Appeal, No. 47, Oct. T., 1956, from decree of Court of Common Pleas No. 3 of Philadelphia County, March T., 1954, No. 7875, in case of James J. Dougherty v. Pennypack Woods Home Ownership Association. Decree affirmed.
John E. Power, Jr., for appellant.
John Edward Sheridan, for appellee.
Before Rhodes, P.j., Hirt, Gunther, Wright, Woodside, Ervin, and Carr, JJ.
[ 181 Pa. Super. Page 122]
Defendant has appealed from a decree in equity enjoining defendant from interfering with the peaceable occupancy by plaintiff of premises 8641 Perch Lane, Philadelphia, which had been purchased by plaintiff from defendant.
The chancellor, following an extended hearing, made detailed findings of fact and sustained plaintiff's complaint. These findings were affirmed by the court in banc. Defendant's exceptions were dismissed, and the final decree was entered. Defendant has appealed.
[ 181 Pa. Super. Page 123]
It is not questioned that the findings, if valid and conclusive, support the decree; and that the chancellor's findings, affirmed by the court in banc, will not be reversed on appeal if they are supported by adequate evidence. Wortex Mills, Inc. v. Textile Workers Union, 380 Pa. 3, 17, 109 A.2d 815; Abrams v. Crown, 178 Pa. Superior Ct. 407, 409, 116 A.2d 331.
The evidence presented at the hearing established the following facts, which were found by the chancellor: The plaintiff, James J. Dougherty, in September, 1952, applied for membership in the defendant corporation, Pennypack Woods Home Ownership Association, and for the purchase of the perpetual use of certain premises owned by defendant. Plaintiff was interviewed in November, 1952, by defendant, and his application was approved the following month. Accordingly, he purchased the perpetual use of the premises in question, and the parties entered into a contract entitled a "Mutual Home Security Policy" in which defendant granted plaintiff the "right to the perpetual use and enjoyment" of the premises at 8641 Perch Lane, in Pennypack Woods Housing Project, Philadelphia. Plaintiff paid the required initiation fee for membership in defendant corporation, and continued thereafter to make the monthly payments provided in the contract. The premises sold to plaintiff consisted of a two-bedroom unit which, under the regulations of defendant, was assigned only for occupancy by three adult persons. Plaintiff went into possession of the premises in January, 1953, made certain improvements thereto and has continued to occupy the same.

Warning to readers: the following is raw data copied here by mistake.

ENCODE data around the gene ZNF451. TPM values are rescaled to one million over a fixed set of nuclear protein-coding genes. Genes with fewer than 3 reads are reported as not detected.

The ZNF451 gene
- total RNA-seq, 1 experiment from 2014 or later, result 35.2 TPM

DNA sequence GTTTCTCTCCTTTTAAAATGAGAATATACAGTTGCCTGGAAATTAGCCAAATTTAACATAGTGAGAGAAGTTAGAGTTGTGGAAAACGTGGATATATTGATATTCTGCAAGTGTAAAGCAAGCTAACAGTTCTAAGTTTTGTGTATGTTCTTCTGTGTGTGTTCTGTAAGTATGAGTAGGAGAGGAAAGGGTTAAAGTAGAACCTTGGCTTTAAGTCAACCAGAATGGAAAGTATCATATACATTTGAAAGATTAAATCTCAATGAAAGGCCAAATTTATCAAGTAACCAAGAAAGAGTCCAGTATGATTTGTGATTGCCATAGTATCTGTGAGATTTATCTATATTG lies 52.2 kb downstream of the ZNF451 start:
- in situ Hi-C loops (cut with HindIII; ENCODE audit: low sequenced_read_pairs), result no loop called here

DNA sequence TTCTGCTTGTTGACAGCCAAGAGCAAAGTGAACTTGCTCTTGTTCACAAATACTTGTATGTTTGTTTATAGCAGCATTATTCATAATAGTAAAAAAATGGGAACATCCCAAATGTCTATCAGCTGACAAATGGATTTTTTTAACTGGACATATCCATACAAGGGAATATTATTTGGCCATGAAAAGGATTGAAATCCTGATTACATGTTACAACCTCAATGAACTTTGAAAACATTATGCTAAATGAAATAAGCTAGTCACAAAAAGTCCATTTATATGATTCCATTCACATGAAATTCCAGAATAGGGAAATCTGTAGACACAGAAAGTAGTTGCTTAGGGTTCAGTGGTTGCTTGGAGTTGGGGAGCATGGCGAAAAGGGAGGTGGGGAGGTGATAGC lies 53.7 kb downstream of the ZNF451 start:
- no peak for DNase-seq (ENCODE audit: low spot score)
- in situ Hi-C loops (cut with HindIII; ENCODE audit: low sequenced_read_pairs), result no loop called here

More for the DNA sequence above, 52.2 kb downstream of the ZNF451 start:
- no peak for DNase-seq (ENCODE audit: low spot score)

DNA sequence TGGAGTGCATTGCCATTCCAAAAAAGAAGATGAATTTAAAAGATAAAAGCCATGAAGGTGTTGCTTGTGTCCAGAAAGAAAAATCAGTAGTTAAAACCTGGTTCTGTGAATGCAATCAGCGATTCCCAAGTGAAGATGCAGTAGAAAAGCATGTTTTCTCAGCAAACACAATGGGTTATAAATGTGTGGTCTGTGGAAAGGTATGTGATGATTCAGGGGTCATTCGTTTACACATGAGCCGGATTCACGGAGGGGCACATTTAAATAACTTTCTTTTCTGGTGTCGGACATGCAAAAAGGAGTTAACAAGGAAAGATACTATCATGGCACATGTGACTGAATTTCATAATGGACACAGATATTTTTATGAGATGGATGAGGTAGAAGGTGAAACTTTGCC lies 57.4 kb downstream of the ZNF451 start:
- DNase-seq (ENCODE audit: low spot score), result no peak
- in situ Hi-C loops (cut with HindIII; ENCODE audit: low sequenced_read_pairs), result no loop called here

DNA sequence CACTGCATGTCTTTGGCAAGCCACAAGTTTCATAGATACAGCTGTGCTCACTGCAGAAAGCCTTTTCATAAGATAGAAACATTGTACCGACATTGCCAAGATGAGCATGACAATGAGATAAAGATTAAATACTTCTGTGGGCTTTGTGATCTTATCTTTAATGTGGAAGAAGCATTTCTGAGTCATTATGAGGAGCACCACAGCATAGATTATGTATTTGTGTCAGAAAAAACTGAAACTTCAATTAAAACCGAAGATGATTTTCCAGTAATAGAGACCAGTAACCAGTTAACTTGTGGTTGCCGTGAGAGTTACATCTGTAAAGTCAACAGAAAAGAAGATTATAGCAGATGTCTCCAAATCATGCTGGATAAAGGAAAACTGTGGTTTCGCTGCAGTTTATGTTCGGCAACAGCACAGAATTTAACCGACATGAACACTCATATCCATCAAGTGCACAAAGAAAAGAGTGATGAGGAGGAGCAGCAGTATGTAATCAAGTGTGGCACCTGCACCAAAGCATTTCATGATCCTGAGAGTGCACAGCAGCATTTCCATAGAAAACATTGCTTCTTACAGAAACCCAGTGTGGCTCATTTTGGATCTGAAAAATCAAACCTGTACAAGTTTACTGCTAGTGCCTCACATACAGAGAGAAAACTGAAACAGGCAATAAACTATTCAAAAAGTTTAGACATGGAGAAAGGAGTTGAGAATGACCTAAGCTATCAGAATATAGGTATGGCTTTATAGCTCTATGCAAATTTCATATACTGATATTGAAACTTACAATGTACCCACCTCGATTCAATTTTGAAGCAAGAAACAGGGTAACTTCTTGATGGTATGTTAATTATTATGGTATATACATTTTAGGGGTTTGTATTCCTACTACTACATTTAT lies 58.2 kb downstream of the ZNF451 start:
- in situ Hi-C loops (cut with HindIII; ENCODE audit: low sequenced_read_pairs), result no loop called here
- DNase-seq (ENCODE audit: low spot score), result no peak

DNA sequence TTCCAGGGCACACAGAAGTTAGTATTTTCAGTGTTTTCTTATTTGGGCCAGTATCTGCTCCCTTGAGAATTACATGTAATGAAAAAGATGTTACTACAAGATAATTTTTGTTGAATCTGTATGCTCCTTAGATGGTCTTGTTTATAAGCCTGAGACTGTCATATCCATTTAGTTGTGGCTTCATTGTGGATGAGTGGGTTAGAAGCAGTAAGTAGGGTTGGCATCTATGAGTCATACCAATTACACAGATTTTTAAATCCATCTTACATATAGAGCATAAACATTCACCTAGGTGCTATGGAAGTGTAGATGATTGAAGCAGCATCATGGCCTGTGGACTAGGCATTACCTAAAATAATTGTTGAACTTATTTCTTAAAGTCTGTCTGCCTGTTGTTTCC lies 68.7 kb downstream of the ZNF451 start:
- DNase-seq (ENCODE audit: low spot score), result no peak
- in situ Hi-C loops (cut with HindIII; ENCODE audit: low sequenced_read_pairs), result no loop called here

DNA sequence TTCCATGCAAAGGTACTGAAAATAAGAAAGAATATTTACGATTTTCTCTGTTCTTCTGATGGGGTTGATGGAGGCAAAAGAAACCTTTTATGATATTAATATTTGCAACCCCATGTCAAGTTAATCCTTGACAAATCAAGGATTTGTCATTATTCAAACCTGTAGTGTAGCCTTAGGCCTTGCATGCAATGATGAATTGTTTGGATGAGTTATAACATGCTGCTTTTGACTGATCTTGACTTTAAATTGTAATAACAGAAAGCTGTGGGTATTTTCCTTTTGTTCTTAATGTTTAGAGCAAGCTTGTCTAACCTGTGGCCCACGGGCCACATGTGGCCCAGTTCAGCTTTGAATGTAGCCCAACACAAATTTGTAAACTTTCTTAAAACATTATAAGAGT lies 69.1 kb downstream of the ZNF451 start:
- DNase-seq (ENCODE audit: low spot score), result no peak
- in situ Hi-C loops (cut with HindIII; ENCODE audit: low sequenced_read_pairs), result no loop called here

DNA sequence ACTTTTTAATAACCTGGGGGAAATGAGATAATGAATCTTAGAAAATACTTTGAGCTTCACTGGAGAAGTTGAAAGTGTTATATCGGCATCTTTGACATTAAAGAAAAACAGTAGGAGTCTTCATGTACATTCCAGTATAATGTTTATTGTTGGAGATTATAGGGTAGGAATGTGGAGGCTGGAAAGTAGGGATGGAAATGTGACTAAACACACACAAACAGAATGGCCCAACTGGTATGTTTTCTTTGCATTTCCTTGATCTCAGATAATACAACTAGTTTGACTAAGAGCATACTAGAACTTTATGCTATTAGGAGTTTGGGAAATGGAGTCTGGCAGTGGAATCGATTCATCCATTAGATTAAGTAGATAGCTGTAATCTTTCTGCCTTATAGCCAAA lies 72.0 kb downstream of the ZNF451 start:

Defendant contends to the effect that the chancellor should have found fraud on the part of plaintiff as his testimony was contradicted by his admissions and was unbelievable, and that therefore defendant was ...